It’s incredibly important that small business owners have plans in place in response to emergency situations. From major physical events such as fire and flooding to more sensitive client-based problems such as the loss of pertinent data, small businesses need to protect themselves. Talking to an insurance broker can help you choose the best policies for your business and understand your coverage but having adequate insurance coverage isn’t all you can do. Here are a few things small business owners may want to keep in mind when it comes to emergency planning:
Planning for Catastrophes
Having a strategy in place to deal with emergency situations is imperative. In Alberta, tornadoes, fires and floods are all physical disasters that businesses need to be prepared to respond to. You should also be prepared for more localized emergencies such as a gas leak or an employee or customer having a medical emergency. Getting your cybersecurity in order and preparing for ransomware or data breaches is also an excellent idea. In any case, your company needs to have a response plan for each scenario. There are a number of factors you want to consider and have as a part of your emergency strategy:
- Order of Operations – outline what needs to be done and assign roles to your employees.
- Shelter or Shelter-in-Place – choose a location that is the safest place for your employees to shelter-in-place. There should be no windows. This is also where you should keep your emergency kit.
- Evacuation Route – plot evacuation routes outside of your building to a muster point.
- Emergency Contacts – have a list of contacts that need to be informed in the event of a disaster including employees and their loved ones.
- Damage Contingency – if the catastrophe is data-related you should have a plan to limit the extent of damage and contain the breach.
Your strategy may also include evacuation of customers or time permitting materials or protection of assets or data. Every company’s plan will vary.
Don’t forget your post-emergency plan including:
- Damage assessment
- Protection of undamaged property (or securing the property or data)
- Clean up
You may also need a media and legal response plan.
Having a strategy will help – but don’t forget to wait for your insurance company’s adjuster to give the go-ahead before any physical clean up is attempted. You should also remember to document as much of the physical damage or loss with photographs and video as you can.
Prepare for Catastrophes
- Inventory – have a list of inventory readily available including everything your company owns. Pictures and videos are a great asset. This will help your insurance company should you have to make a plan.
- Emergency + First Aid Equipment – ensure you have the appropriate first aid and emergency equipment such as fire alarms, CO detectors, sprinklers, first aid kit, fire extinguisher and anything else. This is especially important if you have dangerous chemicals. Make sure these systems are checked regularly.
- Emergency + First Aid Training – always a good skill to have you may want specific training depending on your location and industry.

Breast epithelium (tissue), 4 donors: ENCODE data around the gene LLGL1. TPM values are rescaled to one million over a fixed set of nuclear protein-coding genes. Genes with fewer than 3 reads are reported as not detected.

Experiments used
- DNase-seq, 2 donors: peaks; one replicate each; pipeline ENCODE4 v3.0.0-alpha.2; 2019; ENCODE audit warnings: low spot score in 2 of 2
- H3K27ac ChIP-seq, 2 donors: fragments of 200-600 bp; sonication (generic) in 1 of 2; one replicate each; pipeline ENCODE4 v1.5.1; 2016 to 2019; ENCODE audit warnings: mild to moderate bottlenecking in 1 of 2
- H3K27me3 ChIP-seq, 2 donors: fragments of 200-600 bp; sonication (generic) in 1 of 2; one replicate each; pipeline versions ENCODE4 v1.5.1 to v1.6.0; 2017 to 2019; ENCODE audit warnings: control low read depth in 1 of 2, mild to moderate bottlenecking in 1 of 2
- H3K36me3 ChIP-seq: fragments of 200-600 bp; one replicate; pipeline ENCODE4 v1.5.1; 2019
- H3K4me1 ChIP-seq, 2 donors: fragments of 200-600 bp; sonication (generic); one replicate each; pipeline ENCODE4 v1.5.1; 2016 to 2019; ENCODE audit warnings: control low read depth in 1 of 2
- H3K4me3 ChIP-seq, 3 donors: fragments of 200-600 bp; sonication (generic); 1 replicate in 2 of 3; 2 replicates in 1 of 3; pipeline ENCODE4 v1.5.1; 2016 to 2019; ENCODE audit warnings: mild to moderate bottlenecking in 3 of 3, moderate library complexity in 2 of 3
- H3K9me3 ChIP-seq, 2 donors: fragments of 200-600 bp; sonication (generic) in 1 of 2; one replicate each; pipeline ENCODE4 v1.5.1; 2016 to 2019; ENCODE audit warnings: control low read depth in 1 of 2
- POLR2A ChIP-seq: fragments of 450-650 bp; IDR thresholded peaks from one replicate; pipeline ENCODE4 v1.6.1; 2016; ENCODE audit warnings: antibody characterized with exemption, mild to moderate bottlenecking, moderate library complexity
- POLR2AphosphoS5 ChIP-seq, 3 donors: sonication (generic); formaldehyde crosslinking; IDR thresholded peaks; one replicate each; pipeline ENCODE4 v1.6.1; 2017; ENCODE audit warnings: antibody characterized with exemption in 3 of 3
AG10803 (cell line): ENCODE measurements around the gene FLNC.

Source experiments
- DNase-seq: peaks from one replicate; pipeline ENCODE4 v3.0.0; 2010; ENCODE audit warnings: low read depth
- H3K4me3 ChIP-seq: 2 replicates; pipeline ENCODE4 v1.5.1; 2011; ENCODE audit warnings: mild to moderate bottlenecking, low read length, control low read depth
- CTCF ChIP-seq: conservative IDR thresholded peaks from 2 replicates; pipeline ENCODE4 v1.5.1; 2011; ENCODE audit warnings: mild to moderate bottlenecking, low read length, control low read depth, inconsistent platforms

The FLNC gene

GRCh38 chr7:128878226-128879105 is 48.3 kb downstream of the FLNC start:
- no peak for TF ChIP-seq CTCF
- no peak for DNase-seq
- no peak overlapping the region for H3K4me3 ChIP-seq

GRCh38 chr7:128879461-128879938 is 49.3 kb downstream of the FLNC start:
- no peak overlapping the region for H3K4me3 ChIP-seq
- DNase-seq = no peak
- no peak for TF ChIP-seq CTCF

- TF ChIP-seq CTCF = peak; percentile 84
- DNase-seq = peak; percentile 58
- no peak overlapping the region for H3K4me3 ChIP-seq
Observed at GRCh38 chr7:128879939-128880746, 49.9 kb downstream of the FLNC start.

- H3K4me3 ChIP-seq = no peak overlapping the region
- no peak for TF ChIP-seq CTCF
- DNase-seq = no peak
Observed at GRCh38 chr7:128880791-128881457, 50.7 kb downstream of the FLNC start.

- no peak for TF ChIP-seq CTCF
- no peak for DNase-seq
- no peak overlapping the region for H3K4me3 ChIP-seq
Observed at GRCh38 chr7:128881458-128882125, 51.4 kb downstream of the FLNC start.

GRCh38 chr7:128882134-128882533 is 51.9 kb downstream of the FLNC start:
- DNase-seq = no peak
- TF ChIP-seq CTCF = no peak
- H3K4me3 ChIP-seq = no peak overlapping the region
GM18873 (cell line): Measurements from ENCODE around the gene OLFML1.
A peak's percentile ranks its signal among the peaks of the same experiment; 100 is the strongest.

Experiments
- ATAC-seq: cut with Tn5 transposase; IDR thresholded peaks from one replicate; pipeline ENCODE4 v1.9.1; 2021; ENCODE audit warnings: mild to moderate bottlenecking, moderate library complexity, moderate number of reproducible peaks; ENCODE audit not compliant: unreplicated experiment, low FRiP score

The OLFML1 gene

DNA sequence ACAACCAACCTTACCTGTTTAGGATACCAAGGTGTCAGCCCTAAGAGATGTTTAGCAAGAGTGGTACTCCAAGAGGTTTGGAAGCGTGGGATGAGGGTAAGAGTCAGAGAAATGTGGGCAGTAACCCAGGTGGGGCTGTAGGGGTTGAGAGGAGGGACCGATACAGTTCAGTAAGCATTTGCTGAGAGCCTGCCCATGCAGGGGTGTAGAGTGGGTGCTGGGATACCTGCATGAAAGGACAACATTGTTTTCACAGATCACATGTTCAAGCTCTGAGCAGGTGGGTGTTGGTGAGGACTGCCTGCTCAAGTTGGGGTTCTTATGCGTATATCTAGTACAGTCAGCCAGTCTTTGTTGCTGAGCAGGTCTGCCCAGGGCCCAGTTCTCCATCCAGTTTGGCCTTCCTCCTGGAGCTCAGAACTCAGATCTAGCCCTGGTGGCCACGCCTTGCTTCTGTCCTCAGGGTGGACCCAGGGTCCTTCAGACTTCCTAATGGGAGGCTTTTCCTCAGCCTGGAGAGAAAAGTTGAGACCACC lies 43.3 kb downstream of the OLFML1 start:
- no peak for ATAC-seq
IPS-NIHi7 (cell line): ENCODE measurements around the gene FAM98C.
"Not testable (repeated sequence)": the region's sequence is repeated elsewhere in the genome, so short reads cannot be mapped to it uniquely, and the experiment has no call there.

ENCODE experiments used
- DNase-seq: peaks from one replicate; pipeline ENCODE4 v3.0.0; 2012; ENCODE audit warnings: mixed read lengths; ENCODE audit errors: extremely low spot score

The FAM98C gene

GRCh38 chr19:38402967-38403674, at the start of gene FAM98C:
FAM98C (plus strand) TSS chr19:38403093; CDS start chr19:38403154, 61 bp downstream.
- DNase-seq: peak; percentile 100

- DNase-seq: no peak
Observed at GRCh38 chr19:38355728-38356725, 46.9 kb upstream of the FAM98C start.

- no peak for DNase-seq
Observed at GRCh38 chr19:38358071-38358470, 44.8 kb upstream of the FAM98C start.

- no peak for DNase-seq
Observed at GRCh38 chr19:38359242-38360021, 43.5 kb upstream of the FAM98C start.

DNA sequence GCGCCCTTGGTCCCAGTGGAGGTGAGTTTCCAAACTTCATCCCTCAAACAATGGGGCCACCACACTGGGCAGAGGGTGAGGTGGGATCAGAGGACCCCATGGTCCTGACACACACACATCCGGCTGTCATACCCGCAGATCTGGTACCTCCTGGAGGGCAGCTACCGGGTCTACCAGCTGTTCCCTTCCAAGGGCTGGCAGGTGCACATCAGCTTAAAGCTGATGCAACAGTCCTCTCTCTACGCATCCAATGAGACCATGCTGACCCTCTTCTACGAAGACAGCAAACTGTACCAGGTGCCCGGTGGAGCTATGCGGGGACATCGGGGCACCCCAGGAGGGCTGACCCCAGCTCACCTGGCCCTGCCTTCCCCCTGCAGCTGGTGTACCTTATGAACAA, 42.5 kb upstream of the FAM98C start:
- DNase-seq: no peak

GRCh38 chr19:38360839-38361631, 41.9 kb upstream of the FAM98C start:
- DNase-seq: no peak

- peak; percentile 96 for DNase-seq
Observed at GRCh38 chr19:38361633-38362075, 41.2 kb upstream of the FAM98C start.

- Practice – don’t let the first time you have to evacuate or execute your disaster strategy be the real deal. Practising will help your employees become familiar with evacuating and the whole catastrophe response procedure.
- Keep a Visitor Log
- Damage mitigation – you can mitigate damage from wind, water and fire depending on the design and materials housing your business. You may want to look into strategies to reduce physical damage. You can also employ many different cyber security methods to protect your clients and company data.
If your office or building structure is damaged and uninhabitable you need to have a place to set up shop at least temporarily. This may not be the very next day or even a few days following the event but you definitely want to have an option available so that you can get your business up and running again as soon as it is feasible to do so.
This is also why you may want to look into getting business interruption insurance. As its name suggests this type of policy will help cover lost earnings as a result of some event such as a fire that prohibits you from doing business for a period of time. Additionally, this type of coverage can help you with some of the costs incurred as a result of having to temporarily relocate or rent equipment. As a small business owner, you can’t afford to lose that money that you would otherwise have coming in.
Backing Up all Data
From important client data to office files to any sort of electronic documents that may be significant to your business you absolutely want to make sure that everything that possibly can be is backed up. Part of the reason that cloud-based services are so incredibly popular is that they protect vital business information. While hard copies may be lost or office electronics inaccessible if you have cloud-based storage for the bulk of your pertinent data you will be in a much better position than you would be without some means of information backup.
Make Sure You’re Covered
Beyond business interruption insurance you also want to make certain that you have adequate property insurance to cover the loss. From coverage on the building to the items and equipment contained within in the event of an emergency having the right type of insurance coverage and an adequate amount of coverage becomes crucial. If you’re not sure about exactly what you need your best bet is to talk to an experienced insurance broker about your small business needs.